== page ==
台灣「人口販運防制法」於 2009 年 1 月 23 日經總統公佈迄今，台灣的人口販運問題似乎有了顯著的改善？法律的制定及打擊人口販運工作的推動，實須歸功於民間非政府組織的長年努力。
Since the promulgation of Taiwan’s Human Trafficking Prevention Act by the president on January 23, 2009, it seems that human trafficking problem in Taiwan has seen significant improvement. Is that really the case? The formulation of the law and the advancement of the fight against human trafficking must be attributed to the long-term efforts of non-governmental organizations.
Father Peter Nguyen Van Hung is from Vietnam. He is recognized by the US State Department as the Trafficking in Persons (TIP) Report Hero for "acting to end modern slavery". He found that a large number of migrant workers were detained in Hsinchu and Sanxia foreigner shelters in the early days. Then he noticed that many Vietnamese spouses were tricked into prostitution, so he started to question if these are just individual cases. Or are they systematic issues? So he began to look into the matter of human trafficking, and noticed that cases of human trafficking reported internationally are similar to what these migrant workers experienced in Taiwan.
At that time, through the hands of unscrupulous brokers, photos and information of many Vietnamese women were advertised on eBay. Even advertisements of scantily clad Vietnamese women were aired on TV and posted on the streets. Labor exploitation of this sort existed everywhere. In order to draw the public’s attention to this issue, Father Nguyen then visited the U.S. State Department and invited them to Taiwan to discuss labor exploitation with Taiwan’s NGOs and work them to facilitate the adoption of "Human Trafficking Prevention Act". However, exploitation goes on, only morphed into different forms like brokerage fees and kickbacks. Migrant workers also had limited, if any, access to resources needed and ways to seek help. These migrant workers are also human beings made of flesh and blood, but they are stripped of dignity and freedom as they are exploited for their labor. We need to recognize this prevailing condition and work together with the public to combat exploitation by informing them the situation.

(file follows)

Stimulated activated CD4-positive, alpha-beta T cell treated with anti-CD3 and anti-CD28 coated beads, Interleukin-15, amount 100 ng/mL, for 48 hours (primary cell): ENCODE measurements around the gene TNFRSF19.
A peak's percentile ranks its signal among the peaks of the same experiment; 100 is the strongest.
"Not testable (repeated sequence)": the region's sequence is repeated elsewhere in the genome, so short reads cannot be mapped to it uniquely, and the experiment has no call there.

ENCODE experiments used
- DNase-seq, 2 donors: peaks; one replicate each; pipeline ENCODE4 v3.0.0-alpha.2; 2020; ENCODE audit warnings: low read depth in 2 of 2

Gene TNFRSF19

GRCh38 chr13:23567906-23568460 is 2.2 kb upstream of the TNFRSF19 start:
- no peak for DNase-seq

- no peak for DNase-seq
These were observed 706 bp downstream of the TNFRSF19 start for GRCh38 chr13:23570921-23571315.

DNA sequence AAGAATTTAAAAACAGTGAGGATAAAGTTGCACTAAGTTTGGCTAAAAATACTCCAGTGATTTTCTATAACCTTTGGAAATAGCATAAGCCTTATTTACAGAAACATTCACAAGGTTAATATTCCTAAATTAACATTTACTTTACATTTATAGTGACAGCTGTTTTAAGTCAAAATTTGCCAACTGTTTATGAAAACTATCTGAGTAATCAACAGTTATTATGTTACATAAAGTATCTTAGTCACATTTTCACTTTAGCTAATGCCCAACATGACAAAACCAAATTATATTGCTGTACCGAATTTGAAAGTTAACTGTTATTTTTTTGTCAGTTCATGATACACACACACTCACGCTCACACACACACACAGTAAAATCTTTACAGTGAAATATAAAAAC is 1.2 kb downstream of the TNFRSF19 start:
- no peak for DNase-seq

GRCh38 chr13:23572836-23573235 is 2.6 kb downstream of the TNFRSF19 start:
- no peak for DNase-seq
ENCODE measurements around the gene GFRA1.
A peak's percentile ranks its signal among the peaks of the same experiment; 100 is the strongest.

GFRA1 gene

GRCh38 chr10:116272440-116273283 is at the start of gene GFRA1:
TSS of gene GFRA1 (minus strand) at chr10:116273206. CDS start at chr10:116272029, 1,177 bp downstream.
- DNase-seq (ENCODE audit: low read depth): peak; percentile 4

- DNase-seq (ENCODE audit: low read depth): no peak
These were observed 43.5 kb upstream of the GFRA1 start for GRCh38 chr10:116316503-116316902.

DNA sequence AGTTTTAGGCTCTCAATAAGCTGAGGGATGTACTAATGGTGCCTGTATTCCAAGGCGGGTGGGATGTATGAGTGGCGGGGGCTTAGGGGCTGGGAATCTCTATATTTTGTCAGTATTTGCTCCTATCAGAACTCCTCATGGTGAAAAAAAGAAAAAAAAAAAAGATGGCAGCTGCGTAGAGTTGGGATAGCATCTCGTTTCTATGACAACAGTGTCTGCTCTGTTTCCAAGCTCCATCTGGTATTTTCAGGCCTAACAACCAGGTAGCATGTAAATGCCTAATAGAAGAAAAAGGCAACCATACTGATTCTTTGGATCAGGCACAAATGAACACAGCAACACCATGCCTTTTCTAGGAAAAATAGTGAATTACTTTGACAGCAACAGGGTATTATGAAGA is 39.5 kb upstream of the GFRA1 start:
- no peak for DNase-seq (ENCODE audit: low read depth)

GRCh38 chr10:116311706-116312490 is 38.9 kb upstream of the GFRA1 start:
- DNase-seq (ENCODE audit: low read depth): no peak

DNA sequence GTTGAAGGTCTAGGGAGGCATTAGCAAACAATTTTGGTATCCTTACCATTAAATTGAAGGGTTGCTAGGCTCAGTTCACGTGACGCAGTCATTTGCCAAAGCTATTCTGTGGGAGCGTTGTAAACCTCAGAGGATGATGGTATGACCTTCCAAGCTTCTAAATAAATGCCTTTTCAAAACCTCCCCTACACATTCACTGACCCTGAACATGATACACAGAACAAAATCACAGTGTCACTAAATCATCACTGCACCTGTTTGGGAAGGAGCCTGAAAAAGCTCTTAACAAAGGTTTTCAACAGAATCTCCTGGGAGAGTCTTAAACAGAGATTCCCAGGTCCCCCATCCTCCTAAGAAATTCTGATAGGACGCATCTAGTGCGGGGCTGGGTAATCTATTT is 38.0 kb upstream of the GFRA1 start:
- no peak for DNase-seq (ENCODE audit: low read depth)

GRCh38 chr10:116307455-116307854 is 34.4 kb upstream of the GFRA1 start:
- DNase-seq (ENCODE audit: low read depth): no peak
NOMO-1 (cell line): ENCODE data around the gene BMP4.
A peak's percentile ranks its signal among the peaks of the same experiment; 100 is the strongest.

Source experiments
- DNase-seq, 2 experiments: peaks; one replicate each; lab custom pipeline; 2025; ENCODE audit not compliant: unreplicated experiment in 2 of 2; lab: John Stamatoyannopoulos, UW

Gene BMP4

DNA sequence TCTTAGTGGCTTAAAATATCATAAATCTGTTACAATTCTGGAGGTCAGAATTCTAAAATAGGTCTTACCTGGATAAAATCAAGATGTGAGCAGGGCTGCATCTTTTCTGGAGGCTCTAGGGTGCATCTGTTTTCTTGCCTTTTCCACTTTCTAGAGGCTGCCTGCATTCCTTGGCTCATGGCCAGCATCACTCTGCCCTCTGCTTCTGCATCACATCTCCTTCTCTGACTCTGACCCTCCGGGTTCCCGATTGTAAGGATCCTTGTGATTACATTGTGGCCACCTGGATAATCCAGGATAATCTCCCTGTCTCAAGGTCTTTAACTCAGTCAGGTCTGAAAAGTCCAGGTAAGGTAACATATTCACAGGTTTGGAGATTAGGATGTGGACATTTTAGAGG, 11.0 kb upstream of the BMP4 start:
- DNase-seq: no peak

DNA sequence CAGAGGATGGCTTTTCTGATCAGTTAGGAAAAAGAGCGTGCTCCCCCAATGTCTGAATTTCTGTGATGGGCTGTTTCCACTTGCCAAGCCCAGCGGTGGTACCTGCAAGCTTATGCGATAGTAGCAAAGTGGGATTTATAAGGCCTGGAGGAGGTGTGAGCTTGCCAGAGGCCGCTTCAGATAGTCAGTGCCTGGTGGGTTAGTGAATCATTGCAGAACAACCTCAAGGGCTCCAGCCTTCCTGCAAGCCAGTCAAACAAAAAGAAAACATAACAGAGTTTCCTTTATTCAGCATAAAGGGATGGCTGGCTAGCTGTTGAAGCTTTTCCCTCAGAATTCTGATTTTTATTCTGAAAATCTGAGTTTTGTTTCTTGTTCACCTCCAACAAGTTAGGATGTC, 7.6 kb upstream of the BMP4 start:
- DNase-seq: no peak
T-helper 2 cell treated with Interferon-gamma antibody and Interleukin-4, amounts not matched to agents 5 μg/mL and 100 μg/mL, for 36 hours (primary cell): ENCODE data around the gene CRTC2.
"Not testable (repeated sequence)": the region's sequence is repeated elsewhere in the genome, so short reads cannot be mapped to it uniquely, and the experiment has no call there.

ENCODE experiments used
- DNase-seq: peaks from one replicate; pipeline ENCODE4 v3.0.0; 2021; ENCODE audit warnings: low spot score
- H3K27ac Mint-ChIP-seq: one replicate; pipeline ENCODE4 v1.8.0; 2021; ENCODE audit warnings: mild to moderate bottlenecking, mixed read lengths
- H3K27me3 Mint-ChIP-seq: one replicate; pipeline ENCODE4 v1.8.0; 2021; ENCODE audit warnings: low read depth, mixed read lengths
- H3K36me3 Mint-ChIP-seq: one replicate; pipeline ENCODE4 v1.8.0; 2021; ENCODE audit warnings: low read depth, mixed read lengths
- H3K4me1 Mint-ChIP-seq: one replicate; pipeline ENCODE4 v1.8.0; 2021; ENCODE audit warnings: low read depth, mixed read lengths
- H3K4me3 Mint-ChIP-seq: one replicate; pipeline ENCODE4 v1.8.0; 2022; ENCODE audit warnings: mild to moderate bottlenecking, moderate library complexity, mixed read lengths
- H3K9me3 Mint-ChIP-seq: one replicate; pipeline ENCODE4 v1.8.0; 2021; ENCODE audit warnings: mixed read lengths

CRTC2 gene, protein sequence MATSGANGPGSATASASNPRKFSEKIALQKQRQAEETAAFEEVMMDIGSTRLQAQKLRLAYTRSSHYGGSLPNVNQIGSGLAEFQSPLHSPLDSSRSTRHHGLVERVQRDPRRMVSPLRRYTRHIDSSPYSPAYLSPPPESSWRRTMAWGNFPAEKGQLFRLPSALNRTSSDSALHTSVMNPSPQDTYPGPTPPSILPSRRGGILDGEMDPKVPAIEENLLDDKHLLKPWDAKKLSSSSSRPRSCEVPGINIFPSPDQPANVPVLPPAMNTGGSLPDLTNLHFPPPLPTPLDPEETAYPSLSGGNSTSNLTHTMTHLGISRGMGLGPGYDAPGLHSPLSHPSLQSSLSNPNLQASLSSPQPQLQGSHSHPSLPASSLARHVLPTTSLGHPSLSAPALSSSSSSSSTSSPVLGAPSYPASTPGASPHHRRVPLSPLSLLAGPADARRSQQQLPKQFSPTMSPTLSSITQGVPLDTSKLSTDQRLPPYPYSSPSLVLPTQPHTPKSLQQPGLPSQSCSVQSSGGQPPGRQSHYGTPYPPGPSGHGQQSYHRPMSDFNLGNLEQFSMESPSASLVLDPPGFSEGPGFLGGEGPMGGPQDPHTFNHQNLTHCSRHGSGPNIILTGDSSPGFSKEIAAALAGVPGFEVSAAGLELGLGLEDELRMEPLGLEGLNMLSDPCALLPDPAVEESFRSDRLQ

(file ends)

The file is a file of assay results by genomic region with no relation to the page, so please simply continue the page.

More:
Peter Nguyen Van Hung, Director of Vietnamese Migrant Workers and Immigrants Office of the Catholic Church's Hsinchu Diocese
Father Peter Nguyen Van Hung fled Vietnam in 1979. After 36 hours of drifting on the high seas, he was rescued by a ship flying Norwegian flag and sent to a refugee camp in Japan. During his stay in Japan, he did odd jobs like pavement and smith works and experienced discrimination, exploitation and all kinds of unfair treatment. Having experienced all these, he came to Taiwan and frequently witnessed new immigrants and migrant workers suffering exploitation and deception as a result of language barrier and an unfair system. He first assisted Vietnamese interns exploited and abused in factories in Taiwan seeking justice in 1988 and established Vietnamese Migrant Workers and Brides Office (VMWBO, and later Vietnamese Migrant Workers and Immigrants Office, VMWIO) in 2004, helping Vietnamese migrant workers and new immigrants seek justice through legal channels. He also works with multiple NGOs in Taiwan, holding press conferences of all sizes to seek public awareness of human rights issues of migrant workers and new immigrants. He advocates for the government to formulate more reasonable laws and policies, improve the working environment, and end human trafficking. Finally in 2009, with efforts from all sides, Human Trafficking Prevention Act passed the third reading and was adopted.